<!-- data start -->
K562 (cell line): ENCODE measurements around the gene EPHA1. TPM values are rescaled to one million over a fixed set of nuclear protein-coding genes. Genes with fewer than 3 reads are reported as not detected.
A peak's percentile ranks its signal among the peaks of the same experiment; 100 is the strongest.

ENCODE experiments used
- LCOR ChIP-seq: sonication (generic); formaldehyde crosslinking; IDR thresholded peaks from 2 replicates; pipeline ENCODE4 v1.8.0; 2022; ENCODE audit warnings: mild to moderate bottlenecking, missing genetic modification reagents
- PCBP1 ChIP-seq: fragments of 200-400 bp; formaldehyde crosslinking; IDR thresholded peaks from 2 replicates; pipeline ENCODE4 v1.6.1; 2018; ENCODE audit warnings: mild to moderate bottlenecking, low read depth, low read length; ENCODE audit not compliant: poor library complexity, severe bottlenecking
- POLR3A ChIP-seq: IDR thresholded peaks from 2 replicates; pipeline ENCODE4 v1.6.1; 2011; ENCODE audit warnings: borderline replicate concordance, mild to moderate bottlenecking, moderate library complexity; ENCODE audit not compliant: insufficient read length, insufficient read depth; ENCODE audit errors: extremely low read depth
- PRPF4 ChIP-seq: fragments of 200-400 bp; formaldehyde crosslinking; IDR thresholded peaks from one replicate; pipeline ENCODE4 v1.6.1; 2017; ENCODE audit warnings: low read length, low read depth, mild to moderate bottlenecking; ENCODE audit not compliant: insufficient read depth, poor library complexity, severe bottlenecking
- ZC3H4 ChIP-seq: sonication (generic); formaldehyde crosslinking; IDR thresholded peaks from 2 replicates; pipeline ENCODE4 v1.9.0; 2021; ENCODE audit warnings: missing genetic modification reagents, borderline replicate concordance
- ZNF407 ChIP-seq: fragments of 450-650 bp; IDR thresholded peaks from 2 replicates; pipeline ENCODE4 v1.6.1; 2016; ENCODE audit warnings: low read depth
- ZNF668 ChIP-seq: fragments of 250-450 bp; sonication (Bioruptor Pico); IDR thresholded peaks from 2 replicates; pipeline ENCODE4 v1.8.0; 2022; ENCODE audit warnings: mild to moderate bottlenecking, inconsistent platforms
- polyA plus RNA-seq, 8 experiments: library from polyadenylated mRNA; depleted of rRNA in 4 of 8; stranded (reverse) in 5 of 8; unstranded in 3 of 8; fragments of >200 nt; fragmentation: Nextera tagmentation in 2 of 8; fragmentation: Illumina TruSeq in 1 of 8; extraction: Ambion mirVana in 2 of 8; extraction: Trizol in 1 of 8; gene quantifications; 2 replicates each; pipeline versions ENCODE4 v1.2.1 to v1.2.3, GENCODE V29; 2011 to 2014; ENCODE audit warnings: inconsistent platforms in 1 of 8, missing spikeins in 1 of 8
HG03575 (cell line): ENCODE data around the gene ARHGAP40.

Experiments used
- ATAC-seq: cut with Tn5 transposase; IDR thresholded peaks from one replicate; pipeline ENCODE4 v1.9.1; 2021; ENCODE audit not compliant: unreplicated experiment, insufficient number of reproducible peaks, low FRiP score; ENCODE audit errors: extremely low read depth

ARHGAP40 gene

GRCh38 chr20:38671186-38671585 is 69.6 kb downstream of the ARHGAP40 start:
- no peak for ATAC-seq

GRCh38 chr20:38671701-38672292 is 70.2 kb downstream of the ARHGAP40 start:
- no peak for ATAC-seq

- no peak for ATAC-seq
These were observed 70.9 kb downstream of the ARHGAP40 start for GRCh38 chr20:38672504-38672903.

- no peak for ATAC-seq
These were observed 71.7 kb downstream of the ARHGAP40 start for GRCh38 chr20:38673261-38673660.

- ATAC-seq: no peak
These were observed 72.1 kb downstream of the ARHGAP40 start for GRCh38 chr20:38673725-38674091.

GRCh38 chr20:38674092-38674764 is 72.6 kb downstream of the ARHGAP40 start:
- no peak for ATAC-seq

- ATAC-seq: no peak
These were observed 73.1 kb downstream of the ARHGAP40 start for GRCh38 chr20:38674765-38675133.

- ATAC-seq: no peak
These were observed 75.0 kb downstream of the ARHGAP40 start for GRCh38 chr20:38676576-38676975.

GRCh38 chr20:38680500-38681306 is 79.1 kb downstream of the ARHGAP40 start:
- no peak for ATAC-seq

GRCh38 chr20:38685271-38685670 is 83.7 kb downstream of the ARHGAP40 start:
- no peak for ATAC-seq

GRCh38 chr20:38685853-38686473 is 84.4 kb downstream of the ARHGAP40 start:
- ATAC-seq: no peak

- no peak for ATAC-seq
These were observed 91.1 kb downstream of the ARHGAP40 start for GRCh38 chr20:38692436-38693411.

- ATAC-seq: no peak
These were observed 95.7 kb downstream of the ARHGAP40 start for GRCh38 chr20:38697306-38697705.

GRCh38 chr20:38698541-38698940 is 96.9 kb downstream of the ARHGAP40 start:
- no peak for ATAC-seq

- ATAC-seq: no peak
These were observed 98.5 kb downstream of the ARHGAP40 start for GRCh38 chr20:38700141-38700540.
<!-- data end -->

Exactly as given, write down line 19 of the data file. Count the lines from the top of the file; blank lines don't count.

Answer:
- no peak for ATAC-seq